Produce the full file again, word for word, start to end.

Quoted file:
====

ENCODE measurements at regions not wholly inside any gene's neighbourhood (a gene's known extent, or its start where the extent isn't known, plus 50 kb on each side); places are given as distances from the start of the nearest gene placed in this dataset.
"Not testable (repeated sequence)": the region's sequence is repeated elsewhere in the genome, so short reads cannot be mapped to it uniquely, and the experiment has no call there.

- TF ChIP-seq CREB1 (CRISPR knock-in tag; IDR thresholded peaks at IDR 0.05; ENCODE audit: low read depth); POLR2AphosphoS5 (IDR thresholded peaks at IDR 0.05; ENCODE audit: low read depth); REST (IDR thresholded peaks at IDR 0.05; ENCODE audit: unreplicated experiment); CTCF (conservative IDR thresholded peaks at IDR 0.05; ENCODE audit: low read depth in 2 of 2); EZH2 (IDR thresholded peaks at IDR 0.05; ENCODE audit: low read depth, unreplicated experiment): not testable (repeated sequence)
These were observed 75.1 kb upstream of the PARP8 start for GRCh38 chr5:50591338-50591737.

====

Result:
ENCODE measurements at regions not wholly inside any gene's neighbourhood (a gene's known extent, or its start where the extent isn't known, plus 50 kb on each side); places are given as distances from the start of the nearest gene placed in this dataset.
"Not testable (repeated sequence)": the region's sequence is repeated elsewhere in the genome, so short reads cannot be mapped to it uniquely, and the experiment has no call there.

- TF ChIP-seq CREB1 (CRISPR knock-in tag; IDR thresholded peaks at IDR 0.05; ENCODE audit: low read depth); POLR2AphosphoS5 (IDR thresholded peaks at IDR 0.05; ENCODE audit: low read depth); REST (IDR thresholded peaks at IDR 0.05; ENCODE audit: unreplicated experiment); CTCF (conservative IDR thresholded peaks at IDR 0.05; ENCODE audit: low read depth in 2 of 2); EZH2 (IDR thresholded peaks at IDR 0.05; ENCODE audit: low read depth, unreplicated experiment): not testable (repeated sequence)
These were observed 75.1 kb upstream of the PARP8 start for GRCh38 chr5:50591338-50591737.